Ivy is widespread in France
and is native to Western, Central and Southern Europe.
Its distribution extends from Southern Scandinavia
in the north to Latvia
and the Ukraine
in the east and southeast to
Western Turkey, Greece
(including Crete) and
Cyprus. It is found up to about
515 m above sea level.
It is a woody climber with distinct juvenile and mature stages,
both with evergreen leaves; the juvenile stage usually has lobed
leaves and rooting stems, and the mature stage has rootless,
flowering shoots with unlobed leaves.
I was always lead to believe when
younger, (as were many people), that Ivy “strangled” trees and was
a thug to be removed but contrary to popular beliefs Ivy is not a
parasite, does not normally damage sound buildings or walls, is
rarely a threat to healthy trees and if we look around it
shouldn’t take long to find plenty of examples of large old trees
supporting Ivy that is of a great age although sometimes small
young trees may become overburdened by the weight, especially when
weighed down with snow.
Photo above: Old Sweet Chestnut tree with mature ivy
What many people are unaware of is that it is one of the most
important native species there is that is critical in the
development and survival of a large number of other important
native species in a variety of ways.
With an especially high fat content the berries provide one of the
most nutritious fruits available to many bird species in winter.
The foliage provides cover for birds, (and other creatures,
especially insects), from the cold in winter and a dense nesting
habitat for a number of different birds.
Photo above: Ivy flower with fly and Honey bee
Perhaps the most important function of mature Ivy is when it
flowers, generally September / October depending on the region and
the weather conditions in any given year. The flowers that are in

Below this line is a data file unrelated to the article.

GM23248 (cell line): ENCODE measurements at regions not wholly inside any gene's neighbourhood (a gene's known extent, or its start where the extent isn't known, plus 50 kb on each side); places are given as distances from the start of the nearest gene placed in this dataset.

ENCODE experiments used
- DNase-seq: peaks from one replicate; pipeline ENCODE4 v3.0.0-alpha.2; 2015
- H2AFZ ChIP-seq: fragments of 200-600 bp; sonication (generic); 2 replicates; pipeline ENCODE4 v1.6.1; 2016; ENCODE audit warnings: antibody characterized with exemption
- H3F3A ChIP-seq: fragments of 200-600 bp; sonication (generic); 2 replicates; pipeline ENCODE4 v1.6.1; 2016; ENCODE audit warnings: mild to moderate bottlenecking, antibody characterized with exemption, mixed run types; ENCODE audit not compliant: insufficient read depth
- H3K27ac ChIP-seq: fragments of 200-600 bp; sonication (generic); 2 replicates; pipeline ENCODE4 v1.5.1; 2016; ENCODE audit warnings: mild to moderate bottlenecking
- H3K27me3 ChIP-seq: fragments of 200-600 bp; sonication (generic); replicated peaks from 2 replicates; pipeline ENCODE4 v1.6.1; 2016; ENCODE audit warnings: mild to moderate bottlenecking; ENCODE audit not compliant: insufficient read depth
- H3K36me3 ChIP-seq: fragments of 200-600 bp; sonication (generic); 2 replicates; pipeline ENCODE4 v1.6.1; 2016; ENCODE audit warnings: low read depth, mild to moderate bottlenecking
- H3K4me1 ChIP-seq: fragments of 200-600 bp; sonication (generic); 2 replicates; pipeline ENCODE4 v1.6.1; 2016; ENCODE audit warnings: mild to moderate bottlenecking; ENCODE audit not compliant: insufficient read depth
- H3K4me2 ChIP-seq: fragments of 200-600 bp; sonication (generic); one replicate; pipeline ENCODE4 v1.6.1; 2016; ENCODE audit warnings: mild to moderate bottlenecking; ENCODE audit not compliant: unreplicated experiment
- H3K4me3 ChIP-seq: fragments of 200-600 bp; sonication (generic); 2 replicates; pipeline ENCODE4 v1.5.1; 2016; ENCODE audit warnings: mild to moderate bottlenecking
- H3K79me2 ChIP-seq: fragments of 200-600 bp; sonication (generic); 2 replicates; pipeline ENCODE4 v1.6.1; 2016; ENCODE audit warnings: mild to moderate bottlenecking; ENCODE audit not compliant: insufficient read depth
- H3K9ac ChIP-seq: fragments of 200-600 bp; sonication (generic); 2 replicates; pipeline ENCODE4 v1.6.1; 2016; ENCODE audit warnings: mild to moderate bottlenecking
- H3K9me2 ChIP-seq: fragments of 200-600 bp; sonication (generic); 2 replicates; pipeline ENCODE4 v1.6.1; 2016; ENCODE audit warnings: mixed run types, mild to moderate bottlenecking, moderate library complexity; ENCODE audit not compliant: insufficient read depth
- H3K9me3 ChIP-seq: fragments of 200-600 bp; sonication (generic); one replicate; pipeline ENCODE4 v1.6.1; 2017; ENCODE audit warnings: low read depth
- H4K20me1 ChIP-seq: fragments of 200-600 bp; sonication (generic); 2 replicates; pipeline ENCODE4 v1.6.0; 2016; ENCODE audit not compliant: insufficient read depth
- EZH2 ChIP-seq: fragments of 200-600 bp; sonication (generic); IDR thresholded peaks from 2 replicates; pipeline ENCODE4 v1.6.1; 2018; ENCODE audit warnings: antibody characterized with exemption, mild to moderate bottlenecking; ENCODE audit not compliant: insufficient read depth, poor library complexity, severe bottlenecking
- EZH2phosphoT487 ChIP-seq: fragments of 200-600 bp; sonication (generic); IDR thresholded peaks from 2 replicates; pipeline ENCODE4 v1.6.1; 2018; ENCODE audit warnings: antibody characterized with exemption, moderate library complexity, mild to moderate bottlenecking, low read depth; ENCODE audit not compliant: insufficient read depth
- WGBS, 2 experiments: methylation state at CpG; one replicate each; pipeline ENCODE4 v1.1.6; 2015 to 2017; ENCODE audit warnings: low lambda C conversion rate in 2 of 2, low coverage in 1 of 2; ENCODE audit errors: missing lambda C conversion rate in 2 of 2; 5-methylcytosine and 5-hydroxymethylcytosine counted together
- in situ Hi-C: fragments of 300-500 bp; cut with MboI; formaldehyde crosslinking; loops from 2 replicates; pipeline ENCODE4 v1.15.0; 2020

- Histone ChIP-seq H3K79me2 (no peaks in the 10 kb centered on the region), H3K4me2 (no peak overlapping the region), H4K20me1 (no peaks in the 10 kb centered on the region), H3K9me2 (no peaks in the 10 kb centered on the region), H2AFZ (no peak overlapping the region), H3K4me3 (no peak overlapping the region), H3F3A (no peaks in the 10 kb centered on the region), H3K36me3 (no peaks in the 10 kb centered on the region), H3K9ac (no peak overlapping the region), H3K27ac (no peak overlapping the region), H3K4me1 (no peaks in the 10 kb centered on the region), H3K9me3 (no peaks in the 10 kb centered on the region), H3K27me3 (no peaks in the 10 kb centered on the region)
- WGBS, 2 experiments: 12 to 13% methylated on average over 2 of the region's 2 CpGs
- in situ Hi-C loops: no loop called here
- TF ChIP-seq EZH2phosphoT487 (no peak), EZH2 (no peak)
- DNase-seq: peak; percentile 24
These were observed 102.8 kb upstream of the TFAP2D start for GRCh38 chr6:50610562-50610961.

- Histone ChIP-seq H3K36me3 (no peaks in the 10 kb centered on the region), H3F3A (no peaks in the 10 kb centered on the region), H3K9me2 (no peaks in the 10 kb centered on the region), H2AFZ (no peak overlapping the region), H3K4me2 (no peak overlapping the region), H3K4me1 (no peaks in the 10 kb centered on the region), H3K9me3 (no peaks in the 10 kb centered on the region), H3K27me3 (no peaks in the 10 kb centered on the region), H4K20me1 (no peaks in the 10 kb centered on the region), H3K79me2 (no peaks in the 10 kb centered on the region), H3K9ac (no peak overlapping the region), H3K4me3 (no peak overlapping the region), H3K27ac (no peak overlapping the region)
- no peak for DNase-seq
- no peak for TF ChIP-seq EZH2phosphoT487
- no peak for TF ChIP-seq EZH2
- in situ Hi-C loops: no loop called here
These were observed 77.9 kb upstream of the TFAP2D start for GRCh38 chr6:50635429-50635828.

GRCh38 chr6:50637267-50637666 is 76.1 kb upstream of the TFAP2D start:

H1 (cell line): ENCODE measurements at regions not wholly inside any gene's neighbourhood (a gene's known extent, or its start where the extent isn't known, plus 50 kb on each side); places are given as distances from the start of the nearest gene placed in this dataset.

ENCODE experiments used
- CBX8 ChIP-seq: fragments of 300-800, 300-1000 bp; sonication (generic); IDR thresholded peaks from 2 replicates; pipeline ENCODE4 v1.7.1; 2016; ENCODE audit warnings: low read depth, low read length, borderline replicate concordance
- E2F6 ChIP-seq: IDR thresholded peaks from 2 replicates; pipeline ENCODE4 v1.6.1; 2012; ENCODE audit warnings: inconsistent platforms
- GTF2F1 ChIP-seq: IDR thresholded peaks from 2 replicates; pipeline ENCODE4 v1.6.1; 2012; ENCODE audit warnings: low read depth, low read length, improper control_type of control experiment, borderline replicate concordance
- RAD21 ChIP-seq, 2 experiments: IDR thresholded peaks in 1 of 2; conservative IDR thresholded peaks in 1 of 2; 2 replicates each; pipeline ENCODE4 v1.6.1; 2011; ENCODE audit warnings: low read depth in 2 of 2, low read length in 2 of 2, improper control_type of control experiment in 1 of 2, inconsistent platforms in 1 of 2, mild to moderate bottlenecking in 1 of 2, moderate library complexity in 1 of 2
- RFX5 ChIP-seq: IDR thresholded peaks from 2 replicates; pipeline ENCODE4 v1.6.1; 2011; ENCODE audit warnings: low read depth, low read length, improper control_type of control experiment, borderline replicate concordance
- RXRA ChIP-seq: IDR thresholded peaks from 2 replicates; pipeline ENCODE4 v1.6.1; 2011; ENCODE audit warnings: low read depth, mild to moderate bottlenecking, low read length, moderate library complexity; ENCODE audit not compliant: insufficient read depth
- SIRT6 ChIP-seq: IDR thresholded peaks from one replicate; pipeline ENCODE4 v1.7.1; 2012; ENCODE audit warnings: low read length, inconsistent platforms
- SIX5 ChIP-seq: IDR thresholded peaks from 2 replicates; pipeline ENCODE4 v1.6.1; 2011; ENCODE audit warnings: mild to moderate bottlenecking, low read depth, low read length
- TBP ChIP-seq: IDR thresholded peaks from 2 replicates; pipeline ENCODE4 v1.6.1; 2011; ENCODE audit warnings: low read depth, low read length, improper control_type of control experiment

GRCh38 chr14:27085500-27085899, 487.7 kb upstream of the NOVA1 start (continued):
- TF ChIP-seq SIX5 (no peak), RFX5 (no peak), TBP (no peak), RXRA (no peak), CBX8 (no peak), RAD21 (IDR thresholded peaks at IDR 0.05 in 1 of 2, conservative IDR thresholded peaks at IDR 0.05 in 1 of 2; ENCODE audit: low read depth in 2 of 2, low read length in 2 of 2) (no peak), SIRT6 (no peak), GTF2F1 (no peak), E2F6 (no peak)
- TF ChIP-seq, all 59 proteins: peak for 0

spherical clusters produce a distinct and powerful scent which
provide an important late source of both nectar and pollen to over
70 insect species some with a more or less total dependency on it
such as the aptly named Ivy bee. It supplies much need forage for
honey bees to top up their stores for winter and also for Queen
Wasps, Hornets and Bumble bees to feed on prior to hibernation.
The Butterfly, Moth and Hoverfly species that hibernate for the
winter also benefit from the late source of nectar.
Photo above: Ivy bee , Colletes hederae, L'abeille du
Brimstone, Peacock, Large and Small Tortoiseshell, Comma and Red
Admiral are all well known butterflies that hibernate as adults
and the much loved Hummingbird hawk moth is one of many moths that
over winter as adults in France.
It’s unclear just how long Ivy can live
if left on a tree and to some extent it will depend on the life of
the tree and obviously if the Ivy is allowed to remain there.
Certainly 50 or 60 years is easily possible and there is a report
of a 433-year-old stem of English ivy that was over 20 inches (60
cm) in diameter, but it is unclear where it occurred (cited in
The biology of vines.
Press: 127-160. ISBN: 9780521392501).
Photo above: Old Oak tree with massive Ivy climbing it
Given the unquestionable importance of mature flowering Ivy we
should try to leave it in place and resist any urges to remove it
and you will be rewarded in autumn when it buzzes on sunny days
with the sound of thousands of bees and insects.